Sustainability and growth in nursing and midwifery will top Professor Ann Bonner’s agenda when she takes the reins at Australia’s best school for nursing.*
“The School of Nursing and Midwifery has excelled in many rankings both here and internationally,” Professor Bonner said.
“My vision is to sustain that excellence into the future by growing the next wave of researchers.
“I also want to lead a school culture that is diverse, inclusive and respectful.”
Professor Bonner brings more than 25 years experience to Griffith as an academic with a strong clinical background as a registered nurse.
She is proud of attracting more than $6 million in competitive research funding and having set up the Renal Nursing Professorial Unit across Metro North Hospital and Health Service.
Her background includes international recognition as a researcher focused on improving outcomes for people along the chronic kidney disease trajectory, also researching slowing disease progression, kidney replacement therapies and end-of-life care.
“I will focus on establishing an alignment between teaching, research and practice”
Professor Bonner’s research into chronic kidney disease also motivates her desire to see Aboriginal and Torres Strait Islander participation in healthcare increase.
“I think it is an absolute credit to Griffith for all its work on increasing First Peoples enrolments,’’ Professor Bonner said
“Aboriginal and Torres Strait Islander Peoples while growing in number there are still too few on the frontlines of nursing and midwifery. We need to expand this workforce.
“We absolutely want to see them achieve in their undergraduate study, and then to come back to Griffith to do further study with us.”
Building links into nearby communities
Offered across three Griffith campuses in Brisbane and the Gold Coast, the School of Nursing and Midwifery also has deep links with the Logan community.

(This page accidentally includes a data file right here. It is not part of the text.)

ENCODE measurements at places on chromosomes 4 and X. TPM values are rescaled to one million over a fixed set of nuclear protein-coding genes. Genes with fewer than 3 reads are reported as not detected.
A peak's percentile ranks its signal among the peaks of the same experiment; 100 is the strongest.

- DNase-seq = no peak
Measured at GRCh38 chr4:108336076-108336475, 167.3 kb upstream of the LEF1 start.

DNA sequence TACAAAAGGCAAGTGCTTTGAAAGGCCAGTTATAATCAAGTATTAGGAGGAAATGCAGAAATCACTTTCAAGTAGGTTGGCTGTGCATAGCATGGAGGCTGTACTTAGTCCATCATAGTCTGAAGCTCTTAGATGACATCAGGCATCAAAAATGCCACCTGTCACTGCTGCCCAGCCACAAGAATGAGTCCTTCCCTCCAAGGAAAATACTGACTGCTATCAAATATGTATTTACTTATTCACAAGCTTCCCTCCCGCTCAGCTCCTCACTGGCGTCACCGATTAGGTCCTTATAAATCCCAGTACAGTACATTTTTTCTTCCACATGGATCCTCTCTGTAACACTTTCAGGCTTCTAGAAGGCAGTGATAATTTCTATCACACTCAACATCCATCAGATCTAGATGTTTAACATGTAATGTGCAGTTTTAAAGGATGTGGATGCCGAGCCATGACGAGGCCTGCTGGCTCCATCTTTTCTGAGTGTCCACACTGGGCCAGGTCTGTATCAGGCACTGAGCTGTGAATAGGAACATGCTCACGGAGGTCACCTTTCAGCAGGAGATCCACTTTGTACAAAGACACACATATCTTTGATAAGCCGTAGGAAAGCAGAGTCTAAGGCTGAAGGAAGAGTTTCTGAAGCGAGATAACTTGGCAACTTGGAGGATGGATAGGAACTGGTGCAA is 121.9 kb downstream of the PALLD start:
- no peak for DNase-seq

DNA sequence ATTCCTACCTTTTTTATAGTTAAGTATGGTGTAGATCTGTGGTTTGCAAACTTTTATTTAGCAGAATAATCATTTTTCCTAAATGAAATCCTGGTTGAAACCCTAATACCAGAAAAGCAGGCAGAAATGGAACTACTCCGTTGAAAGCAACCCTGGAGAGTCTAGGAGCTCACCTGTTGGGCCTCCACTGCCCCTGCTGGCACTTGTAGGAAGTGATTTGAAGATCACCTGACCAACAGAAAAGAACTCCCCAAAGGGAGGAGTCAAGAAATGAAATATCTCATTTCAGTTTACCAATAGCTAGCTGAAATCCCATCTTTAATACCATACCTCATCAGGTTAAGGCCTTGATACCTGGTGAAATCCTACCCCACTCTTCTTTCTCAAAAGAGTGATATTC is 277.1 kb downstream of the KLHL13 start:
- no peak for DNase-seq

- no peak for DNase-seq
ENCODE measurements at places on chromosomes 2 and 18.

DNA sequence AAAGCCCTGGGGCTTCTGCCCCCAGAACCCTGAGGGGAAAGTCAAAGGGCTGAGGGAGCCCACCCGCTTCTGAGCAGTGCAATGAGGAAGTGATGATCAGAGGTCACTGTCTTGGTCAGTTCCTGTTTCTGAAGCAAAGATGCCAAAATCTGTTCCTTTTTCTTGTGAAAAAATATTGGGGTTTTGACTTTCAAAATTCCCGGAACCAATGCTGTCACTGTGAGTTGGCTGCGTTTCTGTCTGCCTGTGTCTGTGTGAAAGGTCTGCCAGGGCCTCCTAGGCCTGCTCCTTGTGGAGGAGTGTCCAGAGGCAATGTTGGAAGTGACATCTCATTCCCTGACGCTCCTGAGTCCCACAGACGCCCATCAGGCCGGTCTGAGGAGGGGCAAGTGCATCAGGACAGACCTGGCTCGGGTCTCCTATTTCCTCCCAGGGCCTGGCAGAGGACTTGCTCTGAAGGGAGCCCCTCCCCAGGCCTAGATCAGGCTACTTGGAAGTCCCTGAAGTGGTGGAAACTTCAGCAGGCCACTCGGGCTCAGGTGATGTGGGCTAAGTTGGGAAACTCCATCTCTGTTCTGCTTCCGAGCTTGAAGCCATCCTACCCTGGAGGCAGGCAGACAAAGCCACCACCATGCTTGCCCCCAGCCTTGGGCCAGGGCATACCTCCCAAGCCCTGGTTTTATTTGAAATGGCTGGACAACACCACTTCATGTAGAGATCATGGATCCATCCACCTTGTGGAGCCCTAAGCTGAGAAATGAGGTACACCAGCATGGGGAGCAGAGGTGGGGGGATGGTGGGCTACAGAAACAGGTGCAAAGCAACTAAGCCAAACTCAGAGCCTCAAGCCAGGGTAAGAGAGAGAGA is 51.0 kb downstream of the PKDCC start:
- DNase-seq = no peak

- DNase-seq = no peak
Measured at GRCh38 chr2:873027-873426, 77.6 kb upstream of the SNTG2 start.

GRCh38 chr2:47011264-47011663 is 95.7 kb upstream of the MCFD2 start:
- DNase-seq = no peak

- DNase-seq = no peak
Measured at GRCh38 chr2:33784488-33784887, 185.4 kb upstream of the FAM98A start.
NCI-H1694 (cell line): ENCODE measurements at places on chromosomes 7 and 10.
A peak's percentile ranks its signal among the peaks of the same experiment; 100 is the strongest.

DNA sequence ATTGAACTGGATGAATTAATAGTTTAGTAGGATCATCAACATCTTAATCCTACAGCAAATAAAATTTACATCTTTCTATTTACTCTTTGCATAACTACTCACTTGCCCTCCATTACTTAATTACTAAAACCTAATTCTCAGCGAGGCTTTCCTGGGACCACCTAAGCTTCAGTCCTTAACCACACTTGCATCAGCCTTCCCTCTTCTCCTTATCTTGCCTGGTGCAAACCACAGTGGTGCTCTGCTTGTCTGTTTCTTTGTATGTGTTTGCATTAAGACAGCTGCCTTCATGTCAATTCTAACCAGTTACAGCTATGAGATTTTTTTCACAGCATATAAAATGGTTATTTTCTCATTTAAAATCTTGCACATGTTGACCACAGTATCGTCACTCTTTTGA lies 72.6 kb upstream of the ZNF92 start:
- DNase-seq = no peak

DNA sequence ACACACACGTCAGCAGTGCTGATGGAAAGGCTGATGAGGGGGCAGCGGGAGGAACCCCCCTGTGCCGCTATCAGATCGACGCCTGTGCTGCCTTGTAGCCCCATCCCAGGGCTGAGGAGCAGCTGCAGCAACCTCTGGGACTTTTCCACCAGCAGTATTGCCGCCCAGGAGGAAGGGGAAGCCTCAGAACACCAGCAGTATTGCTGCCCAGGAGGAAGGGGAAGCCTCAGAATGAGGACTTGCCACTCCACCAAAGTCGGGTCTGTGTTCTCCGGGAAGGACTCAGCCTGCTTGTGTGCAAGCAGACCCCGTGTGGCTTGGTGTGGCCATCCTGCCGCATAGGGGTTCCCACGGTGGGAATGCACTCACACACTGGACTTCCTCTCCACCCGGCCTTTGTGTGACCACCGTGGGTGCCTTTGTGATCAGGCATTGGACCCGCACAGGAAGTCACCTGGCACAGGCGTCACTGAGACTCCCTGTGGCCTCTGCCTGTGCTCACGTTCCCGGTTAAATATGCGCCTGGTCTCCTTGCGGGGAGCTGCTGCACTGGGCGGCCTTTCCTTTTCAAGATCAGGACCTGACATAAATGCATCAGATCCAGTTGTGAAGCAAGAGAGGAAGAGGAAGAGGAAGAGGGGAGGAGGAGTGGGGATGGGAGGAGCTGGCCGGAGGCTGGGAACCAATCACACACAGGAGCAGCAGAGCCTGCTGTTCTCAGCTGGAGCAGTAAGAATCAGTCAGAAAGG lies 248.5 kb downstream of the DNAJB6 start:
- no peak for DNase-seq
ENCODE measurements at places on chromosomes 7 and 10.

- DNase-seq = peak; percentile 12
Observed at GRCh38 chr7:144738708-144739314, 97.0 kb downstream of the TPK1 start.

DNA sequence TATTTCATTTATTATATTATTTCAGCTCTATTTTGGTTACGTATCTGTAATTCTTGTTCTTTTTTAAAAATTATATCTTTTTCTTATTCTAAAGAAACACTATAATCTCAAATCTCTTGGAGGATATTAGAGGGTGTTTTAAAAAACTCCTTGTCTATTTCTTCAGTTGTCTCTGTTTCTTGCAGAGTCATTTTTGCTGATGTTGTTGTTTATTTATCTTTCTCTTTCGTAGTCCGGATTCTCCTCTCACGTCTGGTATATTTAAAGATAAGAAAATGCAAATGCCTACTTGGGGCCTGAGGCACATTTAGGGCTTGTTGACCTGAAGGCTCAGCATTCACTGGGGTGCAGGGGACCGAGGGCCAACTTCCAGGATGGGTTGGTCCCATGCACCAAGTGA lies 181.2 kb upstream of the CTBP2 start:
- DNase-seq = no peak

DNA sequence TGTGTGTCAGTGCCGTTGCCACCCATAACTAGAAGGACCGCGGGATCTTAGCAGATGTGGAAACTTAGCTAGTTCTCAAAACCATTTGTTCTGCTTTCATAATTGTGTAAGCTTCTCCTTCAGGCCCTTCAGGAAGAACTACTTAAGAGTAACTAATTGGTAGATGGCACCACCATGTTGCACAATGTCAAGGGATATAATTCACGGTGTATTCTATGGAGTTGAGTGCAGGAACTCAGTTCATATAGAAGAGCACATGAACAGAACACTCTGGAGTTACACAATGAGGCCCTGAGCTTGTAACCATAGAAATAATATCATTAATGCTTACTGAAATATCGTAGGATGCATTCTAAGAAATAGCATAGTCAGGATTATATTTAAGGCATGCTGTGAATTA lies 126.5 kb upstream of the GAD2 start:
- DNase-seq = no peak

“I know from my own research as a visiting scholar at Logan and Beaudesert Hospitals that there is a real opportunity to build the capacity of nurses and midwives,” Professor Bonner added.
“My links with nurse practitioners at Logan Hospital, who are already reforming healthcare delivery, will have an active role in helping me develop a plan with local nursing and midwifery leaders to align the campus with health service needs.”
Nursing and midwifery moves online during pandemic
Professor Bonner joins the School of Nursing and Midwifery as universities move their courses online to comply with social distancing requirements.
Current Acting Head of School and Deputy (Learning and Teaching) Professor Thea van de Mortel said Nursing and Midwifery students will start their Trimester 2 classes in online mode.
“Our staff have a lot of expertise in creating engaging online learning sessions and in supporting students in online learning spaces.”
She said that many of the school’s undergraduate programs are already delivered in blended learning modes between online and on-campus study.
“Our team is supported by highly experienced educational designers to ensure students get the best learning experiences wherever they study.”
Professor van de Mortel hopes to move to on-campus teaching later in Trimester 2 particularly for critical skills education.
Charting the future for nursing and midwifery
Professor Bonner said the future of nursing practice was also changing, following a recently released national review into nurse education.
“There are many recommendations that we are yet to know,” she said.
“But when that happens there will be a fundamental shift to what we do in teaching and learning.
“To teach our nurses of the future we should use evidence that comes from research. The school I lead will focus on establishing an alignment between teaching, research and practice.”
*Shanghai Global Rankings of Academic Subjects for 2019 ranked Griffith University #1 in Australia and #4 in the world for nursing.